By Nick Rosenberger
The area around the Boise Airport may look a little different as a former mayor and his company develop a 183-unit apartment complex, a 240-room hotel and a 12,000 square-foot Hindu temple on one 9-acre site. The Boise Planning and Zoning Commission has approved an exception to zoning standards to allow ex-mayor David Bieter and Gardner Co., the developers, to construct the buildings at 3300 S. Vista Ave.
The project “will not adversely affect other property in the vicinity,” according to a city of Boise staff report. The property, owned by Boise Management Inc. and president Pinal Doshi, is split between a residential zone and a commercial zone, giving developers an uncommon ability to merge multiple types of uses.
“It’s a unique piece of property that allows us to integrate [affordable housing] with the commercial use,” said Geoffry Wardle, a Boise attorney representing the developers, at a commission meeting Monday. The development would replace three existing motel buildings, an undeveloped 2-acre parcel on the eastern side, and structures dating back to the mid-1960s. Wardle said the developers will demolish the buildings as they have reached the end of their functional lives.
The project fits squarely within Boise’s recent zoning code rewrite that focuses on increasing density and mixed-use development, Wardle said. With affordable housing, a five-story hotel, underground parking and a religious institution on one site, Wardle said he wasn’t sure how much more mixed-used a property could get.
“It’s kind of a unicorn application,” Wardle said. “It’s the reuse of a parcel that has lived its good life.” The somewhat L-shaped site is bordered by Interstate 84 to the south, South Vista Avenue to the west and the New York Canal to the north. Three apartment buildings would go up on the southeastern side and the hotel and temple on the northwestern side. Single-family homes lie north and east of the site, while the airport sits just southwest, on the other side of the freeway.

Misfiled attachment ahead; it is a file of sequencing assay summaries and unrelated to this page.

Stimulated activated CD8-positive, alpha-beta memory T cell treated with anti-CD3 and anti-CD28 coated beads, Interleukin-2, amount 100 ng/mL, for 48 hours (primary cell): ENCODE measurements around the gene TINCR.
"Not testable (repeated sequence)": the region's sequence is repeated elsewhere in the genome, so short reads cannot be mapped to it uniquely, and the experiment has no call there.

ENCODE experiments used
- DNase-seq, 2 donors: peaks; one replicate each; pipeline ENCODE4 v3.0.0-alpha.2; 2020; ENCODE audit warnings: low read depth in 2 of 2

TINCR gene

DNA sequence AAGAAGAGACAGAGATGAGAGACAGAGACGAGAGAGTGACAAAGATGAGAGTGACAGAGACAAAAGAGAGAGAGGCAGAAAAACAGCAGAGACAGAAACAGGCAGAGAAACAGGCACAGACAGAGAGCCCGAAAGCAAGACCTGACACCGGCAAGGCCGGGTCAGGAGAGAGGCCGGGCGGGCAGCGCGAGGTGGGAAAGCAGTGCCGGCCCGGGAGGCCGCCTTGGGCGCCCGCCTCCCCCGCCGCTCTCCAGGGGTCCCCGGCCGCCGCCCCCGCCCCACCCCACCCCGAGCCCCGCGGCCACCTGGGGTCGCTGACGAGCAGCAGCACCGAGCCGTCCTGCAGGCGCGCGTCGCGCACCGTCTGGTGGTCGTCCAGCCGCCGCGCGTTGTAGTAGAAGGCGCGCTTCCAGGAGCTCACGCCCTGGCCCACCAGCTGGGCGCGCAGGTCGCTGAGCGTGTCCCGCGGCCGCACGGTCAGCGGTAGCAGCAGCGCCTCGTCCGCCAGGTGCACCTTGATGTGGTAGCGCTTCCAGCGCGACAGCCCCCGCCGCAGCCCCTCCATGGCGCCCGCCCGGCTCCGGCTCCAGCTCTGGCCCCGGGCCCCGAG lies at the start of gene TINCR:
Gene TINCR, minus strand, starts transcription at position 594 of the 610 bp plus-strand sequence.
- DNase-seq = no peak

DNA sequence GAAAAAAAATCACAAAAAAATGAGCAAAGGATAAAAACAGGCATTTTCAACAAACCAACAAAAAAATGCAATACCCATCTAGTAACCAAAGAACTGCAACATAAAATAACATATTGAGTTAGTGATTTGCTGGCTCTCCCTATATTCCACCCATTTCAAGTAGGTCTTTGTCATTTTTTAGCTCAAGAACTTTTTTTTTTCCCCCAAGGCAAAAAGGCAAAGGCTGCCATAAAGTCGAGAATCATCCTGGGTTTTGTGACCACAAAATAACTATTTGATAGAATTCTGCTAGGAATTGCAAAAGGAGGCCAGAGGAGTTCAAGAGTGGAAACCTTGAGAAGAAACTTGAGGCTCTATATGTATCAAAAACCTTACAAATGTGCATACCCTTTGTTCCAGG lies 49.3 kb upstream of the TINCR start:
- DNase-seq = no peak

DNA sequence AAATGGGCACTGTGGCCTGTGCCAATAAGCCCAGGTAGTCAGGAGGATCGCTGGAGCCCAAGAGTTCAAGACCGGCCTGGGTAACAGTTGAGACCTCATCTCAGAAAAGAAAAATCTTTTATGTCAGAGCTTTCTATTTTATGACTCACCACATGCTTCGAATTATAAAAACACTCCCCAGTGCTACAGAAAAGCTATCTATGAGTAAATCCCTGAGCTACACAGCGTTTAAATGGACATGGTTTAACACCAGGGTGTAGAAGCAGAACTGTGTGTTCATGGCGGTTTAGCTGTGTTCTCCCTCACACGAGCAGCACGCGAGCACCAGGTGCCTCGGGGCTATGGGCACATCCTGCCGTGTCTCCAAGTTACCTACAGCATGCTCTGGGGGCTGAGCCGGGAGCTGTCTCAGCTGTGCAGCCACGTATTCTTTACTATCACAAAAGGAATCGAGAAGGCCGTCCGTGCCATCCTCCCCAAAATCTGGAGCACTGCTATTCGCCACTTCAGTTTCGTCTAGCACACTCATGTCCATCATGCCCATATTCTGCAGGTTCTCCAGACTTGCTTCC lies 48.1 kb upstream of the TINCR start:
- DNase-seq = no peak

The commission allowed the developers to apply “general commercial” zoning standards to the entire site. It also granted the developers a conditional use permit and three height exceptions that allow the developers to build the hotel and temple to a maximum height of 65 feet.
Developers will need to include a bus stop on the northwestern side of the property to comply with Valley Regional Transit and Ada County Highway Department requirements. Gardner Co. would construct the project in three phases. The first phase would bring the apartments, with 37 offered as workforce housing whose rents are deemed affordable for tenants earning 100% of the area median income. The median income for a two-person household in Boise is $78,654, according to the city, with rent at $1,966 per month deemed affordable. The developers would build 125 one-bedroom units, 53 two-bedrooms and five three-bedrooms.
Phase 2 would bring the demolition of the three motels and the construction of the five-story hotel, which would include a restaurant, meeting space, lounge, board rooms and recreation space.
Phase 3 would bring the two-story Hindu temple in a traditional design. Wardle said the property owners are Hindu and wanted a cultural center celebrating their faith as part of the development. “I’m just excited to see that some religious institution is stepping up to the plate and delivering affordable housing,” said Commissioner Chris Blanchard. “I’d like to see more of that.”
According to the staff report, the apartments’ amenities would include a courtyard, pickleball court, tot lot, covered barbecue and seating area, dog park and indoor amenity space with a pool.